Type III lesions had significantly fewer numbers of bacilli per lesion, located almost exclusively intracellularly and predominantly within epithelioid-like and foamy macrophages (Fig. 7F,G). Bacteria were often present as single bacilli, or as clusters of bacilli that were typically smaller than the bacterial clusters observed in both Type I and Type II lesions.
In these experiments, we characterized the histopathological response and the location of bacilli over time in the lungs of C3HeB/FeJ mice following aerosol infection. We identified three morphologically distinct lesion types present within the lungs of C3HeB/FeJ mice that differed with respect to cellular composition, control of bacterial replication, intracellular versus extracellular location of bacilli, degree of immunopathology, and kinetics of lesion progression. Although the progression of each lesion type was compiled by a trained veterinary pathologist, it is important to keep in mind that all histological images represent terminal endpoints and therefore lesion-type progression was inferred by examination of multiple lesions from each of the indicated time points.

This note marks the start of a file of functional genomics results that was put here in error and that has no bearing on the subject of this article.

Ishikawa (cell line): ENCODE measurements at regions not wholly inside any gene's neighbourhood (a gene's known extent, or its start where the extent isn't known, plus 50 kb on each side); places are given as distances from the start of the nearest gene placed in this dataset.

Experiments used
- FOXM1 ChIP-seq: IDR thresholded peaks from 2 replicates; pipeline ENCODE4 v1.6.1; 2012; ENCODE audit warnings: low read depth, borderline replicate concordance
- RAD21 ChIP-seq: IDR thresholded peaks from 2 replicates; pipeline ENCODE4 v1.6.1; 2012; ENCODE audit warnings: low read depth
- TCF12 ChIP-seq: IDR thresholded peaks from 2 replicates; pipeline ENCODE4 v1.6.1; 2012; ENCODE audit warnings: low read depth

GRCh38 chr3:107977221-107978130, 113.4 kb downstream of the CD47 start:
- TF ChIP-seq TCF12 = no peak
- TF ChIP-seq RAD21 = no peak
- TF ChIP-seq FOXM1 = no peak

Type I lesions were composed of a neutrophil-dominated central core region that degenerated over time into an amorphous, acellular caseum surrounded by a band of intact neutrophils and a distinct rim of foamy macrophages at the peripheral margin. The foamy macrophages each contained numerous intracellular bacilli, whereas large numbers of extracellular bacilli were present within the acellular caseum. This core region was encapsulated by a collagen rim deposited by fibroblasts intermixed with large numbers of epithelioid macrophages, activated macrophages, and lesser numbers of scattered lymphocytes.